Some of the latest designs from these companies violate new export rules, in terms of data rates or other factors. Although they are intended to be produced in Taiwan, US export regulations still have an effect. This is because the vast majority of semiconductor fabs around the world rely on US-made equipment and software. If foreign factories started shipping such designs to China, they would quickly be cut off from the American equipment and software needed to work the installation. China is developing its own semiconductor production facilities, but they are currently years or decades behind the cutting edge of technology and therefore cannot produce such advanced designs.

Biren Technology touted its new data center GPUs as performing better than NVIDIA’s A100 offering. Since the latter is no longer legal to export to China, having a local replacement is essential. Credit: Biren Tech News Site

Biren Technology may push the limit with its BR100 GPU, aimed at machine learning applications. Early statements cite a figure of 640 GB/s, beyond the stated limit. Since then, the company’s website has listed the card’s bandwidth at various figures ranging from 512 GB/s to 448 GB/s. According to some researchers, the company could disable parts of the BR100 chip to exceed the limit, while potentially allowing it to re-enable it later.

Alibaba’s own efforts face similar problems. The company has been working on advanced machine learning chips for AI work on TSMC’s 5nm tech node. Apparently, the team plans to rework the designs to avoid issues with regulations, but this is an expensive exercise that would take several months and millions of dollars.

Engineers have complained that the rules are unclear, as there are different ways to calculate the bidirectional transfer rate. Anyway, many are already working to reduce the speed of processors in order to circumvent the rules. The key remains discreet, according to a source speaking to ArsTechnica. Some companies have released press materials about chips with transfer rates above regulations, alerting authorities to monitor shipments of such parts. In cases where a chip’s capabilities are not yet widely known, engineers have more potential to work with the factory to find a redesign that could circumvent regulations.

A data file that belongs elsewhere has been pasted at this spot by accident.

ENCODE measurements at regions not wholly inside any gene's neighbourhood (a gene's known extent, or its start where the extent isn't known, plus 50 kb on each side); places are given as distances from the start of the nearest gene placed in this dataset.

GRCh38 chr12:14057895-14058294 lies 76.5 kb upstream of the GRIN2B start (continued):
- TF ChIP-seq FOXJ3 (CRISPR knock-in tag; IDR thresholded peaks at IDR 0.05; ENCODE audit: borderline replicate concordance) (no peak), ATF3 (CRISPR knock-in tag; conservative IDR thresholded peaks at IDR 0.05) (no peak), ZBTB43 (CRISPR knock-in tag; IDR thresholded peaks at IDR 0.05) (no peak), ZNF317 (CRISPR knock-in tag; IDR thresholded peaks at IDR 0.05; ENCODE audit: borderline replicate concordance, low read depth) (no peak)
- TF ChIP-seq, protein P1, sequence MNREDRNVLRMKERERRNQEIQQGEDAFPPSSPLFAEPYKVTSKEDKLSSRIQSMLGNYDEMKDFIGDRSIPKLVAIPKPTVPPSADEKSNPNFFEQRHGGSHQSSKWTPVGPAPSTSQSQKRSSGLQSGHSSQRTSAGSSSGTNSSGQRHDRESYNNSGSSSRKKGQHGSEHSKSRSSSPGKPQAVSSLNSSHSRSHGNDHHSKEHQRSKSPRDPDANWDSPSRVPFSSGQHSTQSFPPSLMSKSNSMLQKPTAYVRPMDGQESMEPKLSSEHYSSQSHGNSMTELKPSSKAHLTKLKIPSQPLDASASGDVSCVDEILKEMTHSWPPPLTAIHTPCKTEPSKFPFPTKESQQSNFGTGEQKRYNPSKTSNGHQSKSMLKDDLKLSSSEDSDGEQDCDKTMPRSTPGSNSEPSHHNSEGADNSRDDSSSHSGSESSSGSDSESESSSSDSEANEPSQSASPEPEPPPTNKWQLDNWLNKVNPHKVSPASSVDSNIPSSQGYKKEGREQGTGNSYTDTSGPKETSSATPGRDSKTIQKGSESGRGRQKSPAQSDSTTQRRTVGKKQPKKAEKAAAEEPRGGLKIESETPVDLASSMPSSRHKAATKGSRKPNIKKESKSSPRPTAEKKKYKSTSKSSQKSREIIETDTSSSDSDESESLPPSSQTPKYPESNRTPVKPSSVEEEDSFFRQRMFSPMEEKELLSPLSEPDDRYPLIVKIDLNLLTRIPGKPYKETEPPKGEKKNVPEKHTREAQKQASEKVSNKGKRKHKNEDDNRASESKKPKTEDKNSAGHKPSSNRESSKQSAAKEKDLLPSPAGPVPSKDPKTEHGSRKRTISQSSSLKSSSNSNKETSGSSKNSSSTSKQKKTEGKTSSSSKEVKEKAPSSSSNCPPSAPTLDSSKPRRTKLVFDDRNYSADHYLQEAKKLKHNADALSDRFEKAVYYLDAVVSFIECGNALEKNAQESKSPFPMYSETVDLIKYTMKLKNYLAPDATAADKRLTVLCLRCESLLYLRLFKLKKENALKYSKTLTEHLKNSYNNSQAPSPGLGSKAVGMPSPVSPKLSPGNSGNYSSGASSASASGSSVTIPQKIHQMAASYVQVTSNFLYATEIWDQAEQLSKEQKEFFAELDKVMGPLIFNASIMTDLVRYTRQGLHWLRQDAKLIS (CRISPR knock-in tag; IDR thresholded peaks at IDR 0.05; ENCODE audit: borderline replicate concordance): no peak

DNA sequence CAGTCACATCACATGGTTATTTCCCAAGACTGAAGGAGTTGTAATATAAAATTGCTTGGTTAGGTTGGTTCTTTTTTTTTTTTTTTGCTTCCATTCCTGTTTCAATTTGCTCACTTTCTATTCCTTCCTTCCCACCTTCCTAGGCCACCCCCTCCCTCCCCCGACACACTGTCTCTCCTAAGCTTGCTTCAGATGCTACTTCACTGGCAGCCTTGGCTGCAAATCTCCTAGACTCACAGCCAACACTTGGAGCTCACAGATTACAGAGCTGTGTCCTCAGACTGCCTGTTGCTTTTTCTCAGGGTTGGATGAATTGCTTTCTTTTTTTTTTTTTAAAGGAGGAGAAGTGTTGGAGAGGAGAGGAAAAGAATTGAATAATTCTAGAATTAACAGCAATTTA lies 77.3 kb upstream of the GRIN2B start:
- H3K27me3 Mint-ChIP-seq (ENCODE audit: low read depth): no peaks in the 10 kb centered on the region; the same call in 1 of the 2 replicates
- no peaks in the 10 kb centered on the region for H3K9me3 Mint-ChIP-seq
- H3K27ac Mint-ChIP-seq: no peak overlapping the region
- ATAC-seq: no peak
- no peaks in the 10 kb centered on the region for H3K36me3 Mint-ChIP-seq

Part of a trend

This is not the first time that US export regulations have tried to clip the wings of Chinese tech companies. Huawei’s semiconductor arm, HiSilicon, broke a previous set of export rules in 2019. Initial sanctions were imposed on the company over backdoors allegedly found in Huawei’s communications equipment. These rules cut off Huawei’s access to software and hardware from companies like Intel, Google and Qualcomm. However, Huawei persevered with its own chips and apps, with Chinese buyers supporting the company’s sales as international business plummeted. HiSilicon quickly became the leading smartphone chipset supplier in China.

From there, the US government moved up the chain, making it illegal to supply equipment to HiSilicon for its semiconductor factories. This was the death knell for the company’s flagship smartphone chipsets, and it was quickly overtaken by other companies in the market.

Access to the world’s best silicon fabs is essential for building high-performance chips. Currently, the United States holds the key, thanks to a monopoly on the supply of advanced manufacturing equipment and design software. China will continue to develop its own capability, just as it has continued to produce its own jet engines and other technologies. However, in the same way, it is a long and slow road to travel, and an expensive one at that.

Banner image: “Silicon Wafer” by Enrique Jiménez